With the World Conservation Congress in Marseille in September and the COP-15 on biodiversity in China in October, 2021 will be a decisive year in terms of commitments to preserve what wildlife remains on the planet. Maud Lelièvre, President of the French Committee of the International Union for Conservation of Nature, takes stock.

Summary to be translated : 
Interview with Maud Lelièvre, President of the French Committee of the International Union for Conservation of Nature (IUCN). 

Journalist: There are only 4% of wild mammals left on the planet. Do you have any good news about biodiversity? 

Maud Lelièvre: We have just learned that there is not one species of African elephant, but two. The one in the savannah and the one in the forest. Isn’t it great to discover more about such an emblematic animal for wildlife conservation?  


Journalist: The Covid-19 crisis swept through all the international summits in 2020. Has it undermined the efforts of the last four years?  

M.L: The opposite has happened. This zoonosis has shown the importance of the link between the health of humans and other living species. For years, scientists had been warning of the dangers of the disappearance of the wild world and were struggling to convince people that biodiversity was not just a sub-component of the environment and climate. Today, awareness is growing and is a fundamental trend. More and more people are counting birds; the Europe is legislating to protect Europe’s old-growth forests and France is creating marine protected areas and judges specialised in the environment.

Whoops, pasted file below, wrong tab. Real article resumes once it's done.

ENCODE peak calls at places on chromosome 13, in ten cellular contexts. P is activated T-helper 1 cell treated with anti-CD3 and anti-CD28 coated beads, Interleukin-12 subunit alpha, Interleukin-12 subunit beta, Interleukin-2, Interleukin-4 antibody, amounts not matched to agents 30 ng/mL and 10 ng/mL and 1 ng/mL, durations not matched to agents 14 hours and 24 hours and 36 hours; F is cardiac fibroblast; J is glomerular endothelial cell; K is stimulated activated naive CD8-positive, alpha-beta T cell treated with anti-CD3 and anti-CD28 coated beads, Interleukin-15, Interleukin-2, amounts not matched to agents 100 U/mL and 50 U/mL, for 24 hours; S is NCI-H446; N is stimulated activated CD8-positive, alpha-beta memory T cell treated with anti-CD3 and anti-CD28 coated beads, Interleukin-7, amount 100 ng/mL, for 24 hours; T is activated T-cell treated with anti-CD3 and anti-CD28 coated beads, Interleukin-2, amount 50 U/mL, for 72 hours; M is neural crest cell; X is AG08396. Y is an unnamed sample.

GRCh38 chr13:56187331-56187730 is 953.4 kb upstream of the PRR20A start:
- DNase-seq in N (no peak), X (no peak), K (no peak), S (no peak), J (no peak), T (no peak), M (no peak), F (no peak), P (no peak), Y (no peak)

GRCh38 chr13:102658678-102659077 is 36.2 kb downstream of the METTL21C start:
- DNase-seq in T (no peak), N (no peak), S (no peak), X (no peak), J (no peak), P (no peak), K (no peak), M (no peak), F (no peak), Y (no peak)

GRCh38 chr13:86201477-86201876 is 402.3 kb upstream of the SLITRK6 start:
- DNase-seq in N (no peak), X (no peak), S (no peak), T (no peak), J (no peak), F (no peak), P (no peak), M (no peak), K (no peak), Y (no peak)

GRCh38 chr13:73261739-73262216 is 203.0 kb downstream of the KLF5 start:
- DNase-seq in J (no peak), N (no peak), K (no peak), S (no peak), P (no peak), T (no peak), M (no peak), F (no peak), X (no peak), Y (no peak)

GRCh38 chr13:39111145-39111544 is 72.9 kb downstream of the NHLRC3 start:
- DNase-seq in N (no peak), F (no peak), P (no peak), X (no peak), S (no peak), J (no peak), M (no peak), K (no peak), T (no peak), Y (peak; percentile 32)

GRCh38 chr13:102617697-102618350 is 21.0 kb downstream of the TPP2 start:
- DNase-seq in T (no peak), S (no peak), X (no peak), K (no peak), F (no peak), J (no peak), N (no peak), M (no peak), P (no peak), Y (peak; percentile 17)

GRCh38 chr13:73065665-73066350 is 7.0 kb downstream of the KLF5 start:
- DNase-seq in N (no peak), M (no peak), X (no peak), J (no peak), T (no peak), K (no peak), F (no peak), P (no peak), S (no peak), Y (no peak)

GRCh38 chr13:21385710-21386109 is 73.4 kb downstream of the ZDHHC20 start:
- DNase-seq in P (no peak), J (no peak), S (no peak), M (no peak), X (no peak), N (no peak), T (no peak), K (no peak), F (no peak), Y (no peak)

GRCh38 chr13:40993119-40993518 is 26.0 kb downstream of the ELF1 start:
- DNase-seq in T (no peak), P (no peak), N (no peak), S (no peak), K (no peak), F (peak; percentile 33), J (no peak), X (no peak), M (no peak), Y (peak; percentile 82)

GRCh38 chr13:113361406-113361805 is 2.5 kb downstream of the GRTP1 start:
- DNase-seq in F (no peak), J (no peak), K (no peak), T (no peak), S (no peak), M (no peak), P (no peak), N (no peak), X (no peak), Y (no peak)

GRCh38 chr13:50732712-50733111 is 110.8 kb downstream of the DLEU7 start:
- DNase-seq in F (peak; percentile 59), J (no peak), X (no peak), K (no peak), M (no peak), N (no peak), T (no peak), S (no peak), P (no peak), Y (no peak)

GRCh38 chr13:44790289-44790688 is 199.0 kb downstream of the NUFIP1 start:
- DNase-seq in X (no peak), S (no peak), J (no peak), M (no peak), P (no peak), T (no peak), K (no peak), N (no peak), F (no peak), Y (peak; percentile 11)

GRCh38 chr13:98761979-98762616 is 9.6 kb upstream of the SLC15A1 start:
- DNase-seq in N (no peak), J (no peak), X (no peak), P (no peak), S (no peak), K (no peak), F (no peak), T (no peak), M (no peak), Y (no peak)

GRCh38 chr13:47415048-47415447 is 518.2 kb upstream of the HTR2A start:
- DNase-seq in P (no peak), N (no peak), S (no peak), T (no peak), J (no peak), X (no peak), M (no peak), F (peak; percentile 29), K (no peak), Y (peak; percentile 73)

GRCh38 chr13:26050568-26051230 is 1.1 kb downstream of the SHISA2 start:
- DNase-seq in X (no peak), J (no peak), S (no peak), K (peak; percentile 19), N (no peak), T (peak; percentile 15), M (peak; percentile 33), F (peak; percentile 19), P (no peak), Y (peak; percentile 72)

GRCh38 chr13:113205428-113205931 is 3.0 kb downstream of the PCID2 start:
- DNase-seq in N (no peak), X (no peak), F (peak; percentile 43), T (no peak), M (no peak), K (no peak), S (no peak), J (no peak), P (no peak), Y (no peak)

Journalist: What are the major challenges of 2021?  

M.L: The IUCN World Conservation Congress will be held in Marseille from 3 to 11 September. It is a crucial step to agree on common commitments before leaders meet at the COP15 on biodiversity in China in October. 


Journalist: What were the major commitments made by IUCN?  

M.L: Since its creation (in 1948), the IUCN has contributed to the creation of many international conventions, to protect wetlands (Ramsar) or to fight against the endangered wildlife species trade (CITES). In 1992, it was the climate. The work of IUCN’s 18,000 experts has also led to numerous protection measures and demonstrated that nature, although accessible and free, has a price. These contributions are often less recognized than our major indicators, such as the Red List of threatened species.  

Journalist: Which of the eighteen measures that France will take to Marseilles is close to your heart?  

M.L.: I am also an elected official (in Paris) and governance is very important to me: that of bringing local authorities into IUCN as members, in the same way as States or NGOs. At the Hawaii Congress, some countries, which are very centralizing, were reluctant to join. However, local authorities are playing an increasingly important role: they are involved in banning pesticides from their territory, mapping local fauna and flora, and fighting against the artificialization of their land.


Journalist: This Thursday is Bees’ Day… Are they doing well?  

M.L.: We are going to launch new evaluations on the bees of metropolitan France, for the next chapter of the Red List. The next one, in June, will be devoted to molluscs. 
Collected by Christelle GUIBERT. 

Read the article on Ouest-France.

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